1. Law enforcement and border strategies;
  2. Policing policy;
  3. Public safety interoperability.

Law enforcement and border strategies

The Department’s role in the area of law enforcement and border strategies is to provide leadership and strategic policy advice with respect to border security (e.g., marine and transportation security issues) and national law enforcement issues/initiatives (e.g., a national drug strategy).

Major initiatives undertaken in fiscal year 2006-2007, included:

  • the Canada-US Cross-Border Crime Forum (CBCF);
  • the National Agenda to Combat Organized Crime; and
  • DNA Initiatives.


Expected results and timelines

Progress / Outcomes / Results reported

Portfolio policy development and coordination on border policy issues including the Security and Prosperity Partnership (SPP) of North America, marine security, customs, immigration and trade

  • Coordinated, strategic approach for key government initiatives to promote and ensure border security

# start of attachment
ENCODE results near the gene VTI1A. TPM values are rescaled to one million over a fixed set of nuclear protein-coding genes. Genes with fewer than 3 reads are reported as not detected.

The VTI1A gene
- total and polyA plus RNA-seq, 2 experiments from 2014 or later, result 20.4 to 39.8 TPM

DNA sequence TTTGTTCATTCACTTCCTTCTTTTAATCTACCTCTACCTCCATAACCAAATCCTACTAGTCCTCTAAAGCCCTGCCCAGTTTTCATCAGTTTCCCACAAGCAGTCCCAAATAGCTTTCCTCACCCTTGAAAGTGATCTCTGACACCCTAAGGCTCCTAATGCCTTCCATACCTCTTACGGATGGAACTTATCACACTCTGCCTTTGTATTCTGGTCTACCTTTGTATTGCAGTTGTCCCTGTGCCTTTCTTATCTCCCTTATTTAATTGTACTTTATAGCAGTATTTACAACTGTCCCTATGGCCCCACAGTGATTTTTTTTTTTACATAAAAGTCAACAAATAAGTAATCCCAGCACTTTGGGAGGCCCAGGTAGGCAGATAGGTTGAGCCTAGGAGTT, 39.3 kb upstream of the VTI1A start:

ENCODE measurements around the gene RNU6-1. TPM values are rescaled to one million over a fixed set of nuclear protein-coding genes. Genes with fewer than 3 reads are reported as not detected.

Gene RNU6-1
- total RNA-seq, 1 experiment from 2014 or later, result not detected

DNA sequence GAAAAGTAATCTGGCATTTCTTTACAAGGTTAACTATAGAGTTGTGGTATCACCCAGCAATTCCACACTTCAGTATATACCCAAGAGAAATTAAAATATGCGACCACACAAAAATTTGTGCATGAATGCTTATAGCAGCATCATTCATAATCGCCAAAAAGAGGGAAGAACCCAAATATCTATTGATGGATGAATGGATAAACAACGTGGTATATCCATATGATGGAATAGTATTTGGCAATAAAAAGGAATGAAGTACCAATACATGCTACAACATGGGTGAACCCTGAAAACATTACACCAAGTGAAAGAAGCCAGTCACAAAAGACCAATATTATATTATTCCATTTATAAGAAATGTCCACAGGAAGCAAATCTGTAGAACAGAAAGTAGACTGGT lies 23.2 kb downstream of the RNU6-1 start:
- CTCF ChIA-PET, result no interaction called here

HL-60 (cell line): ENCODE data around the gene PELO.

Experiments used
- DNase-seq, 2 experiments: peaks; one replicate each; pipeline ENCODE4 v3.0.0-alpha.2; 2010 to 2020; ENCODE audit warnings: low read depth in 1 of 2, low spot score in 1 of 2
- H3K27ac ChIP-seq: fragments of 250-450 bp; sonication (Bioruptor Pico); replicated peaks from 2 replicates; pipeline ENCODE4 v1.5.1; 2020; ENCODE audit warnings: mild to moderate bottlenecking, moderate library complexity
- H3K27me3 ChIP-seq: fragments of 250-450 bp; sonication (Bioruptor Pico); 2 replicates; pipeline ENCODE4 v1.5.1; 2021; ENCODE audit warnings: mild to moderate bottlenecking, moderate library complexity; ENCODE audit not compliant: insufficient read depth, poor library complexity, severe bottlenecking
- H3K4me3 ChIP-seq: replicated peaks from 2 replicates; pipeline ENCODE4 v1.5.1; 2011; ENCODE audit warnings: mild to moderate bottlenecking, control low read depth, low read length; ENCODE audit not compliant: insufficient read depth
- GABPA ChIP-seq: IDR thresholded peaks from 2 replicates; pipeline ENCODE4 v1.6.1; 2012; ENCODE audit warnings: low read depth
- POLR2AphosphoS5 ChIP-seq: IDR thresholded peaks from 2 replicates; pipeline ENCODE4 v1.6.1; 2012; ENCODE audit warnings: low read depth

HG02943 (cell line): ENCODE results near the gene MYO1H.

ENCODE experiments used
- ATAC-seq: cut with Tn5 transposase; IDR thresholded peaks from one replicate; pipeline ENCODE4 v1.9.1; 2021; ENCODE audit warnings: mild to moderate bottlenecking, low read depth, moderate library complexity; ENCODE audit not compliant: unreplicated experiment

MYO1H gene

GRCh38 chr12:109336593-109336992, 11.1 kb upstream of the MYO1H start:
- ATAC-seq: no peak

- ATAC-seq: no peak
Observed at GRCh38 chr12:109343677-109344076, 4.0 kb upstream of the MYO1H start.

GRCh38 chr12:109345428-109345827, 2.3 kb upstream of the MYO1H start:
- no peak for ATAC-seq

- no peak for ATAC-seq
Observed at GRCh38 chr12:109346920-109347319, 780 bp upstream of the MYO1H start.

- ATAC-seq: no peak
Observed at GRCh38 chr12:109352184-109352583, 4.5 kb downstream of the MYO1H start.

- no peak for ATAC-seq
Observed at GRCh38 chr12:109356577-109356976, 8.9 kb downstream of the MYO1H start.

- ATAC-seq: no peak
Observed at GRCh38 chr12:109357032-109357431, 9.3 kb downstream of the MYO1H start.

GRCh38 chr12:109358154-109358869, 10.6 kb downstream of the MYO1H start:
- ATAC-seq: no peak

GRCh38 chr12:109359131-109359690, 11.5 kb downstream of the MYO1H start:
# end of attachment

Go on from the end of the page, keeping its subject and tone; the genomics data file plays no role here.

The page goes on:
• Effective policy and program analysis in partnership with the Portfolio and other partners to enhance border enforcement operations at and between ports of entry.
  • Organized and coordinated Canada’s participation at the 9th Canada-US Cross Border Crime Forum (CBCF), which occurred on November 15-16, 2006, in North Carolina.  The CBCF brought together four ministers and over 100 senior officials from Canada and the US to address policy and legislative impediments to cross border investigations and prosecutions.  Major deliverables at this Forum included joint Canada-US threat assessments on organized crime, human trafficking, and internet fraud; updates on firearms trafficking; and a public advisory on counterfeit checks and money orders.